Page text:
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Power Failure

eBook|Jun 2003
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A call to redeem and restrain technology through everyday Christian practices and sacraments such as communal celebrations, shared meals, and daily Scripture reading.In our culture we usually equate our access to technology with opportunity, affluence, even happiness: "the good life."...


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A call to redeem and restrain technology through everyday Christian practices and sacraments such as communal celebrations, shared meals, and daily Scripture reading.In our culture we usually equate our access to technology with opportunity, affluence, even happiness: "the good life." Albert Borgmann's Power Failure raises some crucial, if disconcerting, questions: Do we really feel free? Are we prospering, and by what definition?

Borgmann looks at the relationship between Christianity and technology by examining some of the "invisible" dangers of a technology-driven lifestyle. Power Failure calls us to vigorous Christian practice in a technological age.Albert Borgmann is professor of philosophy at the University of Montana. His previous publications include Technology and the Character of Contemporary Life, Crossing the Postmodern Divide, and Holding on to Reality.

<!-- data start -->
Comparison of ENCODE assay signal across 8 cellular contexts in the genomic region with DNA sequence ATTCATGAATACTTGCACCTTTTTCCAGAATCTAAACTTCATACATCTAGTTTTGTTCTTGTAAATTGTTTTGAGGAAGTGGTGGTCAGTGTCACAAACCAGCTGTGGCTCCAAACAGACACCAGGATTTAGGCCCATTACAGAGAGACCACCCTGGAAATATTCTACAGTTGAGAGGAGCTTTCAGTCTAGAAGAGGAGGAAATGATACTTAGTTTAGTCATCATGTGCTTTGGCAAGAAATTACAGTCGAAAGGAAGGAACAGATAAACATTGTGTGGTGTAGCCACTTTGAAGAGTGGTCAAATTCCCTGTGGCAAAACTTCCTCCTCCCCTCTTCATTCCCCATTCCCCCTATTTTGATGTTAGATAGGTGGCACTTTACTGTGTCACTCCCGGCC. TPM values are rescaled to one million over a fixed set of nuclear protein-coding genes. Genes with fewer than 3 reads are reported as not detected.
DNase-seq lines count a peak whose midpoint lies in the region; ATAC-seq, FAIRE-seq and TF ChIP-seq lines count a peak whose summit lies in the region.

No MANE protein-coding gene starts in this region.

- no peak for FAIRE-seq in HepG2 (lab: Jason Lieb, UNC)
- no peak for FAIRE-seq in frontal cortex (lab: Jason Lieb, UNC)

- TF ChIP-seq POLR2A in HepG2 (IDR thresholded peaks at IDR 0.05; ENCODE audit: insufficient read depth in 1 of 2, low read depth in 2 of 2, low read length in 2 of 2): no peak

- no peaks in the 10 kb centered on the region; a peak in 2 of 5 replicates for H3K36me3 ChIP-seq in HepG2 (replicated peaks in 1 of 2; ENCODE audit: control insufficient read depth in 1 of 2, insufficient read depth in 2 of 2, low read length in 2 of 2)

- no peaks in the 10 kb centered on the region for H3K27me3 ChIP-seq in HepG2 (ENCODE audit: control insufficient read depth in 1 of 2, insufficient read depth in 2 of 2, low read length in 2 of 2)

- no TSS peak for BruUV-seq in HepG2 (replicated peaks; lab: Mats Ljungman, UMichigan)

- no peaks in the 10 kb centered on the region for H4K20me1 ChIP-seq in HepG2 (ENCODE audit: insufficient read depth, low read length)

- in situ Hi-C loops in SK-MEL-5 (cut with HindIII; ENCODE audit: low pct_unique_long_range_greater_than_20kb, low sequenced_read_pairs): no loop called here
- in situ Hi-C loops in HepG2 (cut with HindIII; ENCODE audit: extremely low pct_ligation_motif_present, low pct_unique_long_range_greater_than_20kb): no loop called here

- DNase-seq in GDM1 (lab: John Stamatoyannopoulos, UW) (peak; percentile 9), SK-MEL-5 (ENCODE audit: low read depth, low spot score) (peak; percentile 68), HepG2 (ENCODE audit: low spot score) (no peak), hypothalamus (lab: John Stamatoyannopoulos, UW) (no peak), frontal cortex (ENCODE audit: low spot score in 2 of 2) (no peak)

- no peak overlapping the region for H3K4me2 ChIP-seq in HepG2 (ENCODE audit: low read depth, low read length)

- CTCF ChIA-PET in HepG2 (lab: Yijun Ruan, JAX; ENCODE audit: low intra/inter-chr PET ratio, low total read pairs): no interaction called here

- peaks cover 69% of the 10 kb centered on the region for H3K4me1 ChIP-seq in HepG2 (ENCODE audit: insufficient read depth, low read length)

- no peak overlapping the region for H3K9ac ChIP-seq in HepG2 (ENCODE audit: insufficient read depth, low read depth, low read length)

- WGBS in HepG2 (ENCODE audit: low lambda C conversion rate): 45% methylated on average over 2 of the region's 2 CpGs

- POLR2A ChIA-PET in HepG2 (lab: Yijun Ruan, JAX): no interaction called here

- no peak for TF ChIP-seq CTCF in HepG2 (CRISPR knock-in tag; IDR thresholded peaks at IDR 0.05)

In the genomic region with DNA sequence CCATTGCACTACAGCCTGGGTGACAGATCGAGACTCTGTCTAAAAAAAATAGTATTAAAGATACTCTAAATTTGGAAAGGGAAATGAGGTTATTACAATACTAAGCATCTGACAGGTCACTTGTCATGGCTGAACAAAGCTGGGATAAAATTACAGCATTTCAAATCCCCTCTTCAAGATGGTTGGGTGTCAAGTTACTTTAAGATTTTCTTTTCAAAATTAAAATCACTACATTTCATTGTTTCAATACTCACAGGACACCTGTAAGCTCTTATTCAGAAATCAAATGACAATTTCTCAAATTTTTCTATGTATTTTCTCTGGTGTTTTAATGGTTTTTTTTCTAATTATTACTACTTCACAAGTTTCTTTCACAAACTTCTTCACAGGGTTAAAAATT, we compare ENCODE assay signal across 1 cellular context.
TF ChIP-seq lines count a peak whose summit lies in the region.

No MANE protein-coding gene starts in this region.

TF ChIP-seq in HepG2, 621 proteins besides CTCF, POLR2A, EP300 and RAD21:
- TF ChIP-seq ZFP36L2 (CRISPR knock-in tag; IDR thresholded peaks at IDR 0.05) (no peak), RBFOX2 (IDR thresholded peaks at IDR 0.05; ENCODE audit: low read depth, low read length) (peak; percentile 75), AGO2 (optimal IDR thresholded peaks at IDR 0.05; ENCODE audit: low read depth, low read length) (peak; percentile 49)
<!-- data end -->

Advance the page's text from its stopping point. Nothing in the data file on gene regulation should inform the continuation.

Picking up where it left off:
We live in a culture shaped and fueled by technology. Usually we equate access to technology with opportunity and the chance to pursue "the good life." Power Failure raises some crucial, if disconcerting, questions about technology: If technology liberates us, what kind of liberation does it promise? Are we prospering, and by what definition?
Albert Borgmann looks at the relationship between Christianity and technology by examining some of the "invisible" dangers of a technology-driven lifestyle. Specifically, he points out how utility and consumption have replaced connection to physical things and meaningful practices in everyday life. Power Failure calls us to redeem and restrain technology through simple Christian practices, including citizen-based decision making, shared meals, and daily Scripture reading.

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Albert Borgmann

Albert Borgmann is Regents Professor of Philosophy at the University of Montana. He is the author of "Technology and the Character of Contemporary Life," "Crossing the Postmodern Divide," and "Holding On to Reality: The Nature of Information at the Turn of the Millennium," all published by the University of Chicago Press. ý ý